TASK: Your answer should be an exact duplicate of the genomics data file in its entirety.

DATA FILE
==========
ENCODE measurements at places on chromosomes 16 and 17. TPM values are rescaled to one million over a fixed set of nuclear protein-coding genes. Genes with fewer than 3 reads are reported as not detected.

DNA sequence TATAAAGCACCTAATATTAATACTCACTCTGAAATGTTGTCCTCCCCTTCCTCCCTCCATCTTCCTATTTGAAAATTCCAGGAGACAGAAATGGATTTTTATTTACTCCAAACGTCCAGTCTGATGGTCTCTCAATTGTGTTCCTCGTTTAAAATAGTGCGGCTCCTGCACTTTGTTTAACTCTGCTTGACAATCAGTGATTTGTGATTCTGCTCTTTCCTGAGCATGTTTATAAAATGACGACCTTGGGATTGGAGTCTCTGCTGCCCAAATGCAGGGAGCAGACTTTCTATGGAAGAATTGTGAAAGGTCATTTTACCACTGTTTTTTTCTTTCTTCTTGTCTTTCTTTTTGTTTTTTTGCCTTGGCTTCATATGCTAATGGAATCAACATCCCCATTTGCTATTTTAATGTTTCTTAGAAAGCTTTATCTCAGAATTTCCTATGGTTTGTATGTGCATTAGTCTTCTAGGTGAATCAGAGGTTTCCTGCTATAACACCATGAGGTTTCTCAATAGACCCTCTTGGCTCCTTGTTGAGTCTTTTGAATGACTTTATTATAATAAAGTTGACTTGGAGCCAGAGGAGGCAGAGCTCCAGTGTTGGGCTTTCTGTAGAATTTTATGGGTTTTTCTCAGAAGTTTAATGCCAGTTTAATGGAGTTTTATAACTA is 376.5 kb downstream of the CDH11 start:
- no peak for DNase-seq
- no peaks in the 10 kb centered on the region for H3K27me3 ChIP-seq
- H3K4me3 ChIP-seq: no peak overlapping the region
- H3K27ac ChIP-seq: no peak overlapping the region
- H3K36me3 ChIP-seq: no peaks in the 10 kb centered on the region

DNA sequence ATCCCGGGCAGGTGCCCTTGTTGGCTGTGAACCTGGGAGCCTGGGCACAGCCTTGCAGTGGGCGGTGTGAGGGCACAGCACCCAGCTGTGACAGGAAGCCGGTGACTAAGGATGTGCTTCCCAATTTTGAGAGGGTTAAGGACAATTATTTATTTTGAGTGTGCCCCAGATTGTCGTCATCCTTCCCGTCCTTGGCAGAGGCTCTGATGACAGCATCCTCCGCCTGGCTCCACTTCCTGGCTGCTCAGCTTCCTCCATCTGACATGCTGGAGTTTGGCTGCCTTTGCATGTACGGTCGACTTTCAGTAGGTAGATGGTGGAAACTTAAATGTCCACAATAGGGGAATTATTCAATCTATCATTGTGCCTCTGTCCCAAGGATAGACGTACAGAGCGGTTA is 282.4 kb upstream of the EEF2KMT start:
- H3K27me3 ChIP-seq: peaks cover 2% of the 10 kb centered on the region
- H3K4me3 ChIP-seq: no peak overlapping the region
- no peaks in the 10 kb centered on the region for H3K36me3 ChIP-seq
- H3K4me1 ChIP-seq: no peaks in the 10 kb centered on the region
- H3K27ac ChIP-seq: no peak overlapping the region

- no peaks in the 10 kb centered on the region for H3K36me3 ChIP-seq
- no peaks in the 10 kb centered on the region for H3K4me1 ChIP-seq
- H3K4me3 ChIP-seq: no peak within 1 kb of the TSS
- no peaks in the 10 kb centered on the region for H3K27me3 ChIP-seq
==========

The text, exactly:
ENCODE measurements at places on chromosomes 16 and 17. TPM values are rescaled to one million over a fixed set of nuclear protein-coding genes. Genes with fewer than 3 reads are reported as not detected.

DNA sequence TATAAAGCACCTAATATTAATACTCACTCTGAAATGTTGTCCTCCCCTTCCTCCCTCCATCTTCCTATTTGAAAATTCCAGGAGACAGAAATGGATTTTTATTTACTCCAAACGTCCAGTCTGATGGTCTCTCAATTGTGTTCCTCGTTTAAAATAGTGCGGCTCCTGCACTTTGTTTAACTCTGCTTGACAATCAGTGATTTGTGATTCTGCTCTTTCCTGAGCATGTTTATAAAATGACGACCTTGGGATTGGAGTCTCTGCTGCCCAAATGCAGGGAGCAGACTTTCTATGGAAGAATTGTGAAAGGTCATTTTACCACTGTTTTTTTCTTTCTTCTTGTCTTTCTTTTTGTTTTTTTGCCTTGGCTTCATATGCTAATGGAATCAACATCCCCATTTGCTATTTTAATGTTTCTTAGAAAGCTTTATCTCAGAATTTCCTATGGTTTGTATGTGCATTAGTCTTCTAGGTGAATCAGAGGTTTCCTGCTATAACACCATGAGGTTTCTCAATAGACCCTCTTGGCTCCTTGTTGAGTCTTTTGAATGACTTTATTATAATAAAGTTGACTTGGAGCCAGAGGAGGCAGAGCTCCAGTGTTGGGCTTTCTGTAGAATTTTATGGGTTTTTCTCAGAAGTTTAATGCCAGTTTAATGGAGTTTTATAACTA is 376.5 kb downstream of the CDH11 start:
- no peak for DNase-seq
- no peaks in the 10 kb centered on the region for H3K27me3 ChIP-seq
- H3K4me3 ChIP-seq: no peak overlapping the region
- H3K27ac ChIP-seq: no peak overlapping the region
- H3K36me3 ChIP-seq: no peaks in the 10 kb centered on the region

DNA sequence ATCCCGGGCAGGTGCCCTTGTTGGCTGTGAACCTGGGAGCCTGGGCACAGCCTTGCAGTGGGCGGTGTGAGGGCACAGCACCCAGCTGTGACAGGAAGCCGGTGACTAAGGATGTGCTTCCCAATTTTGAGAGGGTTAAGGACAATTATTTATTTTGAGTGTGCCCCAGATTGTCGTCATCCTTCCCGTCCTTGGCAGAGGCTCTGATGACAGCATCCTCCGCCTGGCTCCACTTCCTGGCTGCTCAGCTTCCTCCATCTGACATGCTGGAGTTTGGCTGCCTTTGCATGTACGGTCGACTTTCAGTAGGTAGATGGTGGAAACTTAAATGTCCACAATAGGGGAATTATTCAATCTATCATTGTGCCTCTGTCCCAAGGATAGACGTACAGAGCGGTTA is 282.4 kb upstream of the EEF2KMT start:
- H3K27me3 ChIP-seq: peaks cover 2% of the 10 kb centered on the region
- H3K4me3 ChIP-seq: no peak overlapping the region
- no peaks in the 10 kb centered on the region for H3K36me3 ChIP-seq
- H3K4me1 ChIP-seq: no peaks in the 10 kb centered on the region
- H3K27ac ChIP-seq: no peak overlapping the region

- no peaks in the 10 kb centered on the region for H3K36me3 ChIP-seq
- no peaks in the 10 kb centered on the region for H3K4me1 ChIP-seq
- H3K4me3 ChIP-seq: no peak within 1 kb of the TSS
- no peaks in the 10 kb centered on the region for H3K27me3 ChIP-seq